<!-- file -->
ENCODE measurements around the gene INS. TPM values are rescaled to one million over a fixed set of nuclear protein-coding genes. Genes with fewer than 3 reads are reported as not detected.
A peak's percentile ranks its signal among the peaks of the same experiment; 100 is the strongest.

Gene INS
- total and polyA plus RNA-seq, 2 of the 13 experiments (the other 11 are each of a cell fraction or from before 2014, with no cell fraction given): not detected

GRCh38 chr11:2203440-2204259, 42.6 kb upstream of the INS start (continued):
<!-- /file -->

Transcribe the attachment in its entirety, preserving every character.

ENCODE measurements around the gene INS. TPM values are rescaled to one million over a fixed set of nuclear protein-coding genes. Genes with fewer than 3 reads are reported as not detected.
A peak's percentile ranks its signal among the peaks of the same experiment; 100 is the strongest.

Gene INS
- total and polyA plus RNA-seq, 2 of the 13 experiments (the other 11 are each of a cell fraction or from before 2014, with no cell fraction given): not detected

GRCh38 chr11:2203440-2204259, 42.6 kb upstream of the INS start (continued):